- Although the flesh of the almaco jack is considered quality table fare, the species has been associated with ciguatera poisoning, a seldom fatal stomach irritation.
- The almaco jack is susceptible to tapeworm parasites in the caudal peduncle area, but the meat can be eaten safely if affected portions are cut away.
Yellowfin tuna (Thunnus)
Yellowfin tuna have a muscular, streamlined body and, like all tuna, are extremely fast swimmers. Coloration is dark metallic blue to black on the back and tail fin, yellow and silver on the side and belly. The second dorsal and anal fins are yellow and very long in older fish. Finlets run down the back and belly from these two fins to the tail fin and are a bright, canary yellow with black edges. The belly often has as many as 20 vertical, broken lines that are more pronounced in young yellowfin tuna than in adults.
The yellowfin’s diet varies depending upon forage available in a given area. Various baitfish, crustaceans and squids make up the bulk of their diet. The feed most often at or near the surface and are often active at night.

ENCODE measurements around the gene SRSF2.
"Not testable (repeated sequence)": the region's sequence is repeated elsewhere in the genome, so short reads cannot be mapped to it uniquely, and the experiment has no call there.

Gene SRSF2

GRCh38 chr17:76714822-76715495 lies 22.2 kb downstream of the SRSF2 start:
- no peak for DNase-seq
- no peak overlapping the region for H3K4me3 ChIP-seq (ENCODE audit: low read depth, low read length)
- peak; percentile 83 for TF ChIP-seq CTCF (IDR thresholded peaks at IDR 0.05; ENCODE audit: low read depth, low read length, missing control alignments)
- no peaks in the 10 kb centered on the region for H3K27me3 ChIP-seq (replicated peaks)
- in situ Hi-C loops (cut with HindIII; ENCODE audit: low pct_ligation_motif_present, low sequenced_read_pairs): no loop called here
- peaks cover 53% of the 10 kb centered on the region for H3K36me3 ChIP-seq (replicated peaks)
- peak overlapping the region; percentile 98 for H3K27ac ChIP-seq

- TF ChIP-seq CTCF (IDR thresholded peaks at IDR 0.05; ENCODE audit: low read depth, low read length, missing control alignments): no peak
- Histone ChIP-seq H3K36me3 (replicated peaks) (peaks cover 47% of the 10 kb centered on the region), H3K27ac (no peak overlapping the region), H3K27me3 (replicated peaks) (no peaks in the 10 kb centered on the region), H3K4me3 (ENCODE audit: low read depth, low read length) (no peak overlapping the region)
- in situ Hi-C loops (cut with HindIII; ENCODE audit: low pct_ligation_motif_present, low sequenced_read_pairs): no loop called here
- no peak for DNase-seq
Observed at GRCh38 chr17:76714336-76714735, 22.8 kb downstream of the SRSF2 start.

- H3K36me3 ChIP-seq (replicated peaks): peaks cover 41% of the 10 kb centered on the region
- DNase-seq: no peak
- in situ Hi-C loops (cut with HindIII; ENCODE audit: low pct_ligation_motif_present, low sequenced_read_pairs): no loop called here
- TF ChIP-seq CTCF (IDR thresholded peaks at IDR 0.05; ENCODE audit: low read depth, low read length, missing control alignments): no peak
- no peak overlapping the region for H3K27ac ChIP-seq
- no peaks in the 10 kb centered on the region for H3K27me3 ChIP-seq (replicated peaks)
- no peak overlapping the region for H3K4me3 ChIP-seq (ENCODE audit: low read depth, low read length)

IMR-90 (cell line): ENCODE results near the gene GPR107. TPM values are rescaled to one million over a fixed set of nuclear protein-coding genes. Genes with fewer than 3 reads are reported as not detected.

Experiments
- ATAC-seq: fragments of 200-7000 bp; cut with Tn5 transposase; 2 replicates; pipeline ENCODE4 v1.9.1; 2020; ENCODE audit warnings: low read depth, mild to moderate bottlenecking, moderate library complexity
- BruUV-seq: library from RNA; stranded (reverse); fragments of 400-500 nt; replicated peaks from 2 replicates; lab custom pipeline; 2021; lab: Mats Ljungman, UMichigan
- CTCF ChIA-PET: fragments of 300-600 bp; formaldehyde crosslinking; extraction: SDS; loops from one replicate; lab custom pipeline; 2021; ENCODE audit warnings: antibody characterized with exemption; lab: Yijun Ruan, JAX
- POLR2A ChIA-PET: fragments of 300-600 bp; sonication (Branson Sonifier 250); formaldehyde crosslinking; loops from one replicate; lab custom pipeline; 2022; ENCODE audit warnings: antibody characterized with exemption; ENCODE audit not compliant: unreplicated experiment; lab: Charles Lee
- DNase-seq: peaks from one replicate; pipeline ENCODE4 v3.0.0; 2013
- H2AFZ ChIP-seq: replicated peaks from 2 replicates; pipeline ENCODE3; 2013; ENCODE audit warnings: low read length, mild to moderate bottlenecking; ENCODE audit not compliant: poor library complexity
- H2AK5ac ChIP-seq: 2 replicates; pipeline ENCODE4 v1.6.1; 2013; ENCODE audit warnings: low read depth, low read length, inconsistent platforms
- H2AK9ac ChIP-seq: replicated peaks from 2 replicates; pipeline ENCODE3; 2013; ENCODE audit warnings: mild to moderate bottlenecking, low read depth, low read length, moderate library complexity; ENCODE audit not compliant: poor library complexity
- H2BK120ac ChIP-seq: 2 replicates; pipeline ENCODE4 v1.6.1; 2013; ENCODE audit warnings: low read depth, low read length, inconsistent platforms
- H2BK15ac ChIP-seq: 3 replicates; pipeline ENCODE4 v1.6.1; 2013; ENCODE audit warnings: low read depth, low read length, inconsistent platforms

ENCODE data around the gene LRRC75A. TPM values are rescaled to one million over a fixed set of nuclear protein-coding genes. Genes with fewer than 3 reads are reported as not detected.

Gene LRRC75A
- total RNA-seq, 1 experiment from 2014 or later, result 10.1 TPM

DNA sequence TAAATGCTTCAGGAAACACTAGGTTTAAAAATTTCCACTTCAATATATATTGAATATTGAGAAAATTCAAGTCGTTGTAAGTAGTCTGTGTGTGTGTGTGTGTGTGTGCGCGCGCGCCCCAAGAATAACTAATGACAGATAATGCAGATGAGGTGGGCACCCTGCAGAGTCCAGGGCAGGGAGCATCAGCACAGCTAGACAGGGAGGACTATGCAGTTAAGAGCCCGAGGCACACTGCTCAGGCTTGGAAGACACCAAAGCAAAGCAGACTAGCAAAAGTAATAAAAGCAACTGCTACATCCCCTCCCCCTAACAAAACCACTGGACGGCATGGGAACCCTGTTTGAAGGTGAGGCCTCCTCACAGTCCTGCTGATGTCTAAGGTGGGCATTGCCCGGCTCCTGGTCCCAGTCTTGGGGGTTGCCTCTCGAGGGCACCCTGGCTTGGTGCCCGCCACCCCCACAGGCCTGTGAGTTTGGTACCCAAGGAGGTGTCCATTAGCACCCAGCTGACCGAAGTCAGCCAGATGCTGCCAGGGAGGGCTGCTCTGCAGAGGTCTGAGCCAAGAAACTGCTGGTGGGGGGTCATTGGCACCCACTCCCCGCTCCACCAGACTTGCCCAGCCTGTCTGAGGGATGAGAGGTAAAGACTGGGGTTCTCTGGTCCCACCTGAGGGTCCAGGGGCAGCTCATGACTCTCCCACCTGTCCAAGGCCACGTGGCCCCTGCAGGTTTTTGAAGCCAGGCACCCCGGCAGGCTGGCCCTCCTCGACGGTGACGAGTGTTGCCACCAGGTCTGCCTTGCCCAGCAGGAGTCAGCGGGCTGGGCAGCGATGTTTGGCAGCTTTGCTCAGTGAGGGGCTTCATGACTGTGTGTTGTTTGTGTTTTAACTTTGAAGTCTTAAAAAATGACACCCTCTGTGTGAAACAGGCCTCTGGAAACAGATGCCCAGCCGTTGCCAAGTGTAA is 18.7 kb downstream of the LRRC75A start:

Yellowfin tuna are found worldwide in tropical and some subtropical waters. These bodies of water include all three warm oceans (Pacific, Atlantic, Indian) and all warm seas except the Mediterranean.
Though they can withstand cooler water, yellowfin tuna prefer warm water and are found mainly in waters between 62 and 80 F. Yellowfin tuna, particularly young fish, usually school below the surface but over deep water, often several hundred feet. They avoid depths because of their intolerance for low concentrations of oxygen.
Adults often form schools with other tuna species, mainly bigeye and skipjack tuna. They school primarily by size and larger fish will also school with porpoises. Though yellowfin tuna are sometime found near shore, this only occurs when forage suddenly becomes abundant there, and for the most part they can stay around the edges of continental shelves.
� The Hawaiian name for yellowfin tuna, “ahi,” is the Hawaiian word for “fire.”
� At one point, extremely large yellowfin tuna with very long second dorsal and anal fins were thought to be a separate species.
� The IGFA record is 388 pounds, 12 ounces landed off of Mexico in 1977.